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Clijsters retains top spot
FILDERSTADT, Germany: Defending champion Kim Clijsters held on to her world No 1 ranking with a 5-7, 6-4, 6-2 win over fellow Belgian Justine Henin-Hardenne to retain her Filderstadt Grand Prix title on Sunday.
Clijsters took a little more than two hours to overpower Henin-Hardenne, who could have grabbed the world No 1 spot herself with a victory.
It was the eighth time the Belgians have met this year. Each has four wins apiece but, significantly, two of Henin-Hardenne's victories came in the French and US Open finals.
"It's great, especially in a match that long, to finish as the winner," said Clijsters, who was kept awake during the night by the snoring of her English bulldog beside her bed.
"These types of matches make tennis so much fun, when you're out there and battling for each point. The first two sets were really close, and it came down to that final set and it was now or never. I really enjoy those kind of situations."
It was only the fourth time in 21 years that a European WTA Tour final has featured the world's top two players.
But in a match of lengthy baseline rallies, top-seeded Clijsters was the stronger player in the final set after the first two sets had been closely contested.
Although her serve was not working to its normal standard - she fired down just one ace as she held to lead 5-2 in the final set - Clijsters proved the more persistent player.
"That was the first time, probably, that I've finished stronger than her," said Clijsters. "I was definitely a little bit surprised with the way I felt, because when I was home with my ankle injury I didn't do a lot last week. I was just resting and in the pool."
"It was tough physically, a lot of long rallies, and I was tired a little bit," said Henin-Hardenne, explaining her late collapse. "I had to fight a lot and just tried to keep going, and then I felt the match was going away from me.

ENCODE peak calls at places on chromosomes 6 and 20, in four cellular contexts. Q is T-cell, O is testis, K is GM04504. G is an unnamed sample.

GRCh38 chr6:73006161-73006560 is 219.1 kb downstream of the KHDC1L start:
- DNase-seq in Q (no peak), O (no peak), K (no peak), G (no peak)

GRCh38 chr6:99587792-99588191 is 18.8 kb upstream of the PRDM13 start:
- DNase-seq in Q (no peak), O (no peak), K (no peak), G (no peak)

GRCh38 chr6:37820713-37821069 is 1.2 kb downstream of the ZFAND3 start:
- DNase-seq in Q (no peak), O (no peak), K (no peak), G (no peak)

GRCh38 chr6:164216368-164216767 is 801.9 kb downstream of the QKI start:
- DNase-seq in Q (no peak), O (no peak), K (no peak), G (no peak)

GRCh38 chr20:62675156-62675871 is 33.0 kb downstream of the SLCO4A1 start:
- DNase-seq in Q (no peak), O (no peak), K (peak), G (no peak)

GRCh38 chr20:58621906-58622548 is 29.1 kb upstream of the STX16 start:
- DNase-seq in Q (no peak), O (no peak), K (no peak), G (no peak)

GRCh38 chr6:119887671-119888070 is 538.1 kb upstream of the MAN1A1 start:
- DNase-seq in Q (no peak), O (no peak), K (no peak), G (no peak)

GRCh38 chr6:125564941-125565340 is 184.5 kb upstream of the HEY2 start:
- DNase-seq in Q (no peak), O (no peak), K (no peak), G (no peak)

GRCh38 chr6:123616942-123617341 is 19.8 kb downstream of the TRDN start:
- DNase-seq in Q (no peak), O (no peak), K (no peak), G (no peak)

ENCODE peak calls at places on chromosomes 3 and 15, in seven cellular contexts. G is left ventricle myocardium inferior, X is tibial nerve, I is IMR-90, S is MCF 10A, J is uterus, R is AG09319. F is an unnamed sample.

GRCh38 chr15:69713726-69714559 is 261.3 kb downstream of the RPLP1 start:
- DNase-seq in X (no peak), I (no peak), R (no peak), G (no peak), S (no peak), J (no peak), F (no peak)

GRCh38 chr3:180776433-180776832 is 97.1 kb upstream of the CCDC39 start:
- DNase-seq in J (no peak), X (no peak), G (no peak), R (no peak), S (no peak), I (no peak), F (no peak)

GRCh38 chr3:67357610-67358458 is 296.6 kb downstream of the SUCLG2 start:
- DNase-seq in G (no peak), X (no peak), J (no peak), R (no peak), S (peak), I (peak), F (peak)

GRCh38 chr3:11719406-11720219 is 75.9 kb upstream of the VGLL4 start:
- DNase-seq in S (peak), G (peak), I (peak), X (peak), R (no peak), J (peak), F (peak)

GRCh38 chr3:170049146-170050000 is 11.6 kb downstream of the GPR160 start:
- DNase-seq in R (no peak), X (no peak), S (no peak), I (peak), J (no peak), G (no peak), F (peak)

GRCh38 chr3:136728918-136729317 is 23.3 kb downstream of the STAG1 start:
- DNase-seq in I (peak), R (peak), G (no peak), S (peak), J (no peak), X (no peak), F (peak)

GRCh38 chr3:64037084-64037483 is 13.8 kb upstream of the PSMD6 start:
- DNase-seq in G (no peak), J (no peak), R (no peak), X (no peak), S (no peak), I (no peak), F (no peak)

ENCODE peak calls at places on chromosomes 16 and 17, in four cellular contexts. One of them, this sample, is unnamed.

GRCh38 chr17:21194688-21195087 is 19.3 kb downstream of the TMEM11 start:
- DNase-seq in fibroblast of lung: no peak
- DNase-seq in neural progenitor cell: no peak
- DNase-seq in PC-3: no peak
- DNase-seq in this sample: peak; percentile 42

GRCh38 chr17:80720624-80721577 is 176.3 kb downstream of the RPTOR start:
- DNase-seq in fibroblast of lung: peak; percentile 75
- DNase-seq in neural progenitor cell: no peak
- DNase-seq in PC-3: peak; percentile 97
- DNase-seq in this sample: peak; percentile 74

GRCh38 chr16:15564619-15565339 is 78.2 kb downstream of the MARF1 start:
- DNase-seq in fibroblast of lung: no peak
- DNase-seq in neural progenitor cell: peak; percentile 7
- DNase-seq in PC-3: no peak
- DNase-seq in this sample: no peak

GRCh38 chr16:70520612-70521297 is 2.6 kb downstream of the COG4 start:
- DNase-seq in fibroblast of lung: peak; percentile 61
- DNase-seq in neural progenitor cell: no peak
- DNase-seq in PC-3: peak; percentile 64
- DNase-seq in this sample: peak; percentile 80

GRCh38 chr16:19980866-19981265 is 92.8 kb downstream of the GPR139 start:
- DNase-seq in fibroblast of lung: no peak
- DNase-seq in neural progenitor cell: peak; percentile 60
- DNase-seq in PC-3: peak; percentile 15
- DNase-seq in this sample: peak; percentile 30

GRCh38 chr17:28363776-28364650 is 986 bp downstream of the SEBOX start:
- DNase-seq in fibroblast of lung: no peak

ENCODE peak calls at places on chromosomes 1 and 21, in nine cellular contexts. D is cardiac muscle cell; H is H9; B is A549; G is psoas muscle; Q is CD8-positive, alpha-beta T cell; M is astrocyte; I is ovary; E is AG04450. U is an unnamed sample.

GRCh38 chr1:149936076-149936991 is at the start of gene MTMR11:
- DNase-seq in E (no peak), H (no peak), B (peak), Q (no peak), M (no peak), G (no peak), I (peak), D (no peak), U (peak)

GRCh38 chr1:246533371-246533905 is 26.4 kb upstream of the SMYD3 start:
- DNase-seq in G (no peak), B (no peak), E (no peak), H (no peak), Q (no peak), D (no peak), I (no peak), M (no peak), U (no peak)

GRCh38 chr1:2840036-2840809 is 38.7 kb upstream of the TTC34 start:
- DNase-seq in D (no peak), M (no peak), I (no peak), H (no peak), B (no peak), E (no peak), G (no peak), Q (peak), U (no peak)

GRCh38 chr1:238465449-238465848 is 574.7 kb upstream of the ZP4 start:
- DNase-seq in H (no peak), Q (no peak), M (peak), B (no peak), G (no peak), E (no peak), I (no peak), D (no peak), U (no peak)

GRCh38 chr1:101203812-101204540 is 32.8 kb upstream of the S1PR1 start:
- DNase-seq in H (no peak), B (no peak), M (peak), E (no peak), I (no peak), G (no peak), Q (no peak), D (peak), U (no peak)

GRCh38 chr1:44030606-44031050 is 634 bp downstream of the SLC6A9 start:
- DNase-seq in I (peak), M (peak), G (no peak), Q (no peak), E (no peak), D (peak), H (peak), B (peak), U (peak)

"But it's okay. It's always disappointing to lose, for sure, but it's not the end of the world. On Wednesday I have another match."
She insisted that having the chance to take over the No 1 ranking had not been her objective going into the match.
"It wasn't my main goal today," she said. "I was going on the court to win Filderstadt. That was the only thing that I thought about.
"Being No 1, if it's this week or next week or at the end of the year, it's great. But that's not everything. When I go on the court it's to win the match, and then see what happens after."
In Lyon, France, German top seed Rainer Schuettler outclassed France's Arnaud Clement 7-5, 6-3 to win his second straight tournament victory at the Lyon Grand Prix on Sunday.
A winner in Tokyo a week ago, Schuettler overcame fatigue to outpace and outwit Clement, who had also won a tournament last week in Metz.
The match was a one-sided affair and Schuettler, who qualified for the Masters Cup in Houston after reaching the semi-finals in Lyon, won in one hour and 50 minutes.
The German, who reached his first final of a grand slam tournament in Australia in January, has had by far his best season on the circuit at the age of 27.
It was Schuettler's fourth tournament victory and the first outside Asia, having claimed his previous ones in Doha, Shanghai and Tokyo.
Federer defends title
In Vienna, Wimbledon champion Roger Federer overpowered Carlos Moya 6-3, 6-3, 6-3 to win the CA Trophy for the second straight year and secure his sixth title of the season on Sunday.
"It was very important for me to come back and try to successfully defend my title. I'm over the moon I finally managed it here today," Federer said.
The 22-year-old is basking in his best season on the ATP Tour, and is the most prolific winner this year with 67 match wins. He has already qualified for next month's season-ending jamboree at the Masters Cup in Houston.
The Swiss has now beaten Moya, the 1998 French Open champion, in each of their three encounters, including last year's semi-final at this 765,000-euro (US$897,700) hardcourt event.
Moya is competing for one of the two remaining tickets to next month's Masters Cup, standing in seventh place in the ATP Champions Race with the top eight qualifying.
The points he earned from reaching the Vienna final cement his position ahead of the injured Argentine David Nalbandian.
Agencies via Xinhua
(China Daily 10/14/2003 page8)
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